Hewlett Packard Enterprise (HPE) is the latest company to announce it is relocating its global headquarters from California to Texas.
It plans to build a new state-of-the-art campus in the northern Houston suburb of Spring, and is expected to open in early 2022.
Its major product development, services, manufacturing, and lab facilities are already based in Austin and Houston, which alone employs 2,600 people. HPE also has existing operations in Plano.
Hewlett Packard Enterprise joins more than 50 Fortune 500 companies headquartered in the Lone Star State, including 22 in the Houston area alone.
Antonio Neri, CEO of HPE, said one of the reasons for relocating its global headquarters to the Houston area from San Jose is because Houston “has an attractive market to recruit and retain future diverse talent.” It was also a strategic move, as the company looks to the future and evaluates its “business needs, opportunities for cost savings, and team members’ preferences about the future of work.”
CNBC notes HPE’s departure from the Silicon Valley is historically significant.
“The coronavirus pandemic has given a number of tech companies and prominent Silicon Valley figures an excuse to exit California,” Jessica Bursztynsky, CNBC, writes. “Without many needing to go into an office every day, many are questioning the high cost of living and the state’s hefty taxes amid a broader shift to remote work. But HPE’s move is particularly notable because Hewlett-Packard was one of the original Silicon Valley success stories, founded by partners Bill Hewlett and Dave Packard in a garage in Palo Alto in 1939.”
Texas has no personal or corporate income tax.
HPE, a global enterprise information technology company, says it delivers unique, open and intelligent technology solutions, with a consistent experience across all clouds to help customers develop new business models and increase operational performance. It was founded in 2015 after it separated from HP, Inc., and is currently ranked 109 on the list of Fortune 500 companies. HP Inc. is not leaving California.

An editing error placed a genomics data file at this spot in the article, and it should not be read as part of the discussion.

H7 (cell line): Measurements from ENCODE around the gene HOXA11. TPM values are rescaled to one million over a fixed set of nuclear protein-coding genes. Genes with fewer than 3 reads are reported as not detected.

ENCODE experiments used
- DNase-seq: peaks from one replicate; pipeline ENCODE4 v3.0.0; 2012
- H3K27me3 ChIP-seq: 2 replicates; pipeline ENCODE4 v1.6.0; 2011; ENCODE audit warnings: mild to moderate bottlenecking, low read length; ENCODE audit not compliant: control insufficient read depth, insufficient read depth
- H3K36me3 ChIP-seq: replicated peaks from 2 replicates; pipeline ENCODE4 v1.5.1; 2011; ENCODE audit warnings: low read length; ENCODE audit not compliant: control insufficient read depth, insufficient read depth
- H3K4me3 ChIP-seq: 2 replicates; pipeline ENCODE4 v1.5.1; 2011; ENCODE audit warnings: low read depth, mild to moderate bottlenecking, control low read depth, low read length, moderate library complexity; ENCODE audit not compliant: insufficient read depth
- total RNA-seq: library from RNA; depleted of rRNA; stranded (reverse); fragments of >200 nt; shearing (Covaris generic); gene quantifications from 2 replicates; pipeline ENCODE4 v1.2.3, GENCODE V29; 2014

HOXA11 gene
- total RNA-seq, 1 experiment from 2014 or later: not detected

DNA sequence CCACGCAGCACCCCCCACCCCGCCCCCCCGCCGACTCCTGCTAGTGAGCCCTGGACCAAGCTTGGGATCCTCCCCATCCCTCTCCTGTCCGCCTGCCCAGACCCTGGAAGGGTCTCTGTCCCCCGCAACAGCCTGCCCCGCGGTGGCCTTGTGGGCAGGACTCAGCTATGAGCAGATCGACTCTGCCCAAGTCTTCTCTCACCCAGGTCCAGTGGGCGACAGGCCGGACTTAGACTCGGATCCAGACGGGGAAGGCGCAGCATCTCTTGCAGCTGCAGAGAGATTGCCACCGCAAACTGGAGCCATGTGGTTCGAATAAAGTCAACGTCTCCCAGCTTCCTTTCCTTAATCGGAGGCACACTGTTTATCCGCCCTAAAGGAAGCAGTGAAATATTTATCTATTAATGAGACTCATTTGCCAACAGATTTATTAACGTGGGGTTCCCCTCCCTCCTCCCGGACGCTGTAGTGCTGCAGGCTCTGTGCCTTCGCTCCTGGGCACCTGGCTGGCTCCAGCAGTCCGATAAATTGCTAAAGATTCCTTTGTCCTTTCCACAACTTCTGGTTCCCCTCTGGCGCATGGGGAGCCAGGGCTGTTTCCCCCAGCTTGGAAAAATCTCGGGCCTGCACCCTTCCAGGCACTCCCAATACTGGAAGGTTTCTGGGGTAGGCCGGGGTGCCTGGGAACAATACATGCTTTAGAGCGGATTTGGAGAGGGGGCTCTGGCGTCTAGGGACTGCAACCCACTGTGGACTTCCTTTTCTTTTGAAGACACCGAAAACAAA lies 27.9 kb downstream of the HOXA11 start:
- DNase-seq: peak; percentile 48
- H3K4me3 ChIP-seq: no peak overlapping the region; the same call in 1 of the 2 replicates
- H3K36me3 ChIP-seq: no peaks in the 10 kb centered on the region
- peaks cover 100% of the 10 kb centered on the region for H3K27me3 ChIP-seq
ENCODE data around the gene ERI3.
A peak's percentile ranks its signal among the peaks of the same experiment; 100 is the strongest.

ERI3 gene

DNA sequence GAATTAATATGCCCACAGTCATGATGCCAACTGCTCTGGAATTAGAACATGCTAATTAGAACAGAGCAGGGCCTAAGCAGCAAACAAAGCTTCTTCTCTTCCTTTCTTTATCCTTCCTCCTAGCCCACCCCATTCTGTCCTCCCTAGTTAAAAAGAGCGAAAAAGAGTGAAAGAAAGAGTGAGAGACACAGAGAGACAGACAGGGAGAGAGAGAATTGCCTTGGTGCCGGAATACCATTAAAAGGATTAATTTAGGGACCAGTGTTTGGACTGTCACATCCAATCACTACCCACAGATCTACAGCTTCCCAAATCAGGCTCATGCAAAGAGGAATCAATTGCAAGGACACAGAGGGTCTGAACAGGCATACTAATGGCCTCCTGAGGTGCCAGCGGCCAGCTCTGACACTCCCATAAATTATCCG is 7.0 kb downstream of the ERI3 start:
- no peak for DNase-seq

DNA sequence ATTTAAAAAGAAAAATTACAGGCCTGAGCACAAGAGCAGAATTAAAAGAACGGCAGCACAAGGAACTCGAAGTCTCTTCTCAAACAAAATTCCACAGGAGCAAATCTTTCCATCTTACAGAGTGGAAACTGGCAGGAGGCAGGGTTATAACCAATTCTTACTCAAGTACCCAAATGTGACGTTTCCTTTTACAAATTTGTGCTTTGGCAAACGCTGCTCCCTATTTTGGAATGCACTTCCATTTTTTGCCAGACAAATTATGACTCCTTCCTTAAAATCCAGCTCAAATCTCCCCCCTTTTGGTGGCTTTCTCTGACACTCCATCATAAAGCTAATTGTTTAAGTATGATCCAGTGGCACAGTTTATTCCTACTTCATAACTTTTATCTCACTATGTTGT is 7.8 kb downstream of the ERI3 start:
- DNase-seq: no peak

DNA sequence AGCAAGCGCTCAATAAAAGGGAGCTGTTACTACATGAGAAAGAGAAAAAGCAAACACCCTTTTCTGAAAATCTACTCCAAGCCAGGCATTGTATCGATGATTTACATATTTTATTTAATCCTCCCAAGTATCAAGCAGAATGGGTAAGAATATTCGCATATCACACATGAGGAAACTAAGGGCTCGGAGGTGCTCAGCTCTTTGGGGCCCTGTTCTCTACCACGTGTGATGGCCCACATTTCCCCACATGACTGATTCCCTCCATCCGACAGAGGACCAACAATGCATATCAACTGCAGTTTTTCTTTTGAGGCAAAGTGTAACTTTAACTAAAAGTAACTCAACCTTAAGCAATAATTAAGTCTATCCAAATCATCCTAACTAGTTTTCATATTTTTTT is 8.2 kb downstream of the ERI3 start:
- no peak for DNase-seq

Relocating to Texas from California or from any other state, Gov. Greg Abbott says, is a smart move because “Texas offers the best business climate in the nation.”
“Our low taxes, high quality of life, top-notch workforce, and tier one universities create an environment where innovative companies like HPE can flourish,” he said.
Bob Harvey, president and CEO of the Greater Houston Partnership, the economic development organization serving the Greater Houston area, explains that a momentum of growth was accelerating over the last few years in the Houston area before the coronavirus hit. The partnership’s goal is to “position Houston as a leading digital tech hub.”
“Houston has long been a hub for global innovation and offers leading tech companies a deep bench of digital and corporate talent to drive success,” Harvey said in a statement.
State Rep. Sam Harless, from Spring, added that HPE would bring new business growth, a primary economic driver, to an area “that will see tremendous job creation, providing new innovation and opportunity for our communities.”
“With the impact this year of COVID on our local businesses, the addition of a world class technology headquarters will be a welcome indication of a brighter future,” he said.
Two other Silicon Valley companies have recently relocated their headquarters to other states. Earlier this year, data analytics software company Palantir Technologies relocated to Denver from Palo Alto. The company’s co-founder, Joe Lonsdale, announced last month that he was moving his venture firm’s headquarters from San Francisco to Austin.
Texas has ranked first for attracting California companies for the past 12 years, according to a report by Spectrum Location Solutions. Roughly 660 California companies moved 765 facilities out of state in 2018 and 2019.
“California companies leave because the state’s business climate continues to worsen, particularly with the harsh employment, immigration and spending measures that Gov. Gavin Newsom has approved,” said Joseph Vranich, the author of the study. “I foresee more exits because California politicians have a level of contempt for business that has reached epic lows.”